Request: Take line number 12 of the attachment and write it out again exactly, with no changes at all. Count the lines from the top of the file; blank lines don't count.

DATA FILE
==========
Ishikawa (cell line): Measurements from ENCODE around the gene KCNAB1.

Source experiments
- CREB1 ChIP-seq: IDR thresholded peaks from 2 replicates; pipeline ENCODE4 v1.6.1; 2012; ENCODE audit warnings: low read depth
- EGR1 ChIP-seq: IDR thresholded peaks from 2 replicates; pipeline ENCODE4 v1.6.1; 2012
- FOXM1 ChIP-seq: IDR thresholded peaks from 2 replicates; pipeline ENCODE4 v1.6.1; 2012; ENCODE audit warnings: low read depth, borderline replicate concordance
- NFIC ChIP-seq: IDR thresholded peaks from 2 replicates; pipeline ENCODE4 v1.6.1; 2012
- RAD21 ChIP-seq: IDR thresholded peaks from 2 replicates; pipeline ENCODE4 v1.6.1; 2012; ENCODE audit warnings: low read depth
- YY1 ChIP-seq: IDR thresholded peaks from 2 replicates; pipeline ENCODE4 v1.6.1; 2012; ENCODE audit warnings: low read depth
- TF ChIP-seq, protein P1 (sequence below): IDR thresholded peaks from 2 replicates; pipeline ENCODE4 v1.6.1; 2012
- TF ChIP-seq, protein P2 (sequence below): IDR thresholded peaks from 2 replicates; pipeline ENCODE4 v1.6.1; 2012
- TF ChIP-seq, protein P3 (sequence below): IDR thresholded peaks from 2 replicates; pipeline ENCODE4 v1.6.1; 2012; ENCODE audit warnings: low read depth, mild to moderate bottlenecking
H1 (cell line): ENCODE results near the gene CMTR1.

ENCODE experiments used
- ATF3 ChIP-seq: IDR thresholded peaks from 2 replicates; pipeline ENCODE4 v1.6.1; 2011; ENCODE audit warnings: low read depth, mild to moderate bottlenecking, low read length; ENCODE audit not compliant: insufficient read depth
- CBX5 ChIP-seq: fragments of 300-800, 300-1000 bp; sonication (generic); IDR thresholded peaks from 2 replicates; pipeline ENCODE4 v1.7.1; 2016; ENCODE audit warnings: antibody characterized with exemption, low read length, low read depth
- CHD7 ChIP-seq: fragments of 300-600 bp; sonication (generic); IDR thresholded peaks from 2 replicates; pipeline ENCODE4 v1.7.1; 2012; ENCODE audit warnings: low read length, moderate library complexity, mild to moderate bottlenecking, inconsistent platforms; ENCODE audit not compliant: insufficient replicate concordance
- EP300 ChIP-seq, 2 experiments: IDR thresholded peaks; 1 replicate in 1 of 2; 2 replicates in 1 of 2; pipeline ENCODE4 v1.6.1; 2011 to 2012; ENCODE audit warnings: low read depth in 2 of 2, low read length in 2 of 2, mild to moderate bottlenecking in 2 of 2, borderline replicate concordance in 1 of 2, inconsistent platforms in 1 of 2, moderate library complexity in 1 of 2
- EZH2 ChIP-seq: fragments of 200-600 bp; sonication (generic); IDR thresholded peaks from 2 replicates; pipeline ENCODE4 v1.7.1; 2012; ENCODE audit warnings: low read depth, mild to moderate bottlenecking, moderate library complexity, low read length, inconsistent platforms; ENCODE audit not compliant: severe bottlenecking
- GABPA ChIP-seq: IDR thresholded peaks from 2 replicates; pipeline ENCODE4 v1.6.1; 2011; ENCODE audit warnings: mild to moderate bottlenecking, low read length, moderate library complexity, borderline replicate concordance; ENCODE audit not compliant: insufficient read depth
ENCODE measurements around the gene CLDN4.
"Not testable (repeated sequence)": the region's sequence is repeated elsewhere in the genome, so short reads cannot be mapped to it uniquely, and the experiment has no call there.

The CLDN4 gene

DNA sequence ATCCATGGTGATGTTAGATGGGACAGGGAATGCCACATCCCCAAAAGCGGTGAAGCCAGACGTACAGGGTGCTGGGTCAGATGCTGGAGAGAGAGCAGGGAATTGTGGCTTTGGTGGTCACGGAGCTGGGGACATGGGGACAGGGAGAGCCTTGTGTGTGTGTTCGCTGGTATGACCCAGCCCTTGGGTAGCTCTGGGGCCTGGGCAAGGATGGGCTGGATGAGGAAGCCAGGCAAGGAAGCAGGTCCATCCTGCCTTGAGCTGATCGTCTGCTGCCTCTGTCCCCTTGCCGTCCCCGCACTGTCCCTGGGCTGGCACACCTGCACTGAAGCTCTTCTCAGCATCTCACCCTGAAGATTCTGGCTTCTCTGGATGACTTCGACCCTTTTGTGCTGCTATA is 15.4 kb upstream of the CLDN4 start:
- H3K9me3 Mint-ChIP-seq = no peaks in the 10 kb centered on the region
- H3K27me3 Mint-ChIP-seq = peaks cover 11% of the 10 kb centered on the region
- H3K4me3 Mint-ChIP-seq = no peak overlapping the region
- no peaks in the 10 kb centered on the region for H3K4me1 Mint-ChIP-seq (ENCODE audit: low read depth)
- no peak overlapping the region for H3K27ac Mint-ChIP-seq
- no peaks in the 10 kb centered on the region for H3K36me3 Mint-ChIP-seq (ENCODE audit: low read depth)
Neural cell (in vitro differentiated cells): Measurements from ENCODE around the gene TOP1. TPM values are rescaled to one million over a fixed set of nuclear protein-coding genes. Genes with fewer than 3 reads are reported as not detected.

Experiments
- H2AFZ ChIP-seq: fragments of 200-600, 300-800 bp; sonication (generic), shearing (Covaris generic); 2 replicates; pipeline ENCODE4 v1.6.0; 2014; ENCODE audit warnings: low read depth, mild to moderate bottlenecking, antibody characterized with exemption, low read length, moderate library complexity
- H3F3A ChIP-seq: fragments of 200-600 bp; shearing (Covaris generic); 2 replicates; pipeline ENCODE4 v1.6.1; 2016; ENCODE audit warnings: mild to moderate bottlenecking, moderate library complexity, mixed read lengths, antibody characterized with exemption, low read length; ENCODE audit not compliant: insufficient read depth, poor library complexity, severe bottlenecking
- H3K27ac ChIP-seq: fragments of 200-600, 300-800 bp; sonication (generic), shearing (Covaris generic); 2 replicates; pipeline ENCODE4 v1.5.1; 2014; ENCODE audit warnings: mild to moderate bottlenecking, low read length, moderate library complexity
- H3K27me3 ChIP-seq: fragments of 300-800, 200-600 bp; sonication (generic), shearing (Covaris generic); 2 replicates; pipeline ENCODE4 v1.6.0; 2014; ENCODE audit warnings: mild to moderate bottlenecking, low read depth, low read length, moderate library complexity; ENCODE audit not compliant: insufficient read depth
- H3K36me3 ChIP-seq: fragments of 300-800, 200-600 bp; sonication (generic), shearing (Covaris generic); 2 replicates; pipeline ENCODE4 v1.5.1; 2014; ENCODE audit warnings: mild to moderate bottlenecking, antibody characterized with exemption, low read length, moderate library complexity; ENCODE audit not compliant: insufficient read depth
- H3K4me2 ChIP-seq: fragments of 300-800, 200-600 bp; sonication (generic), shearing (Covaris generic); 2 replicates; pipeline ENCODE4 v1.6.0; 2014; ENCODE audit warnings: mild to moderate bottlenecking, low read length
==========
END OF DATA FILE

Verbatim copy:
H1 (cell line): ENCODE results near the gene CMTR1.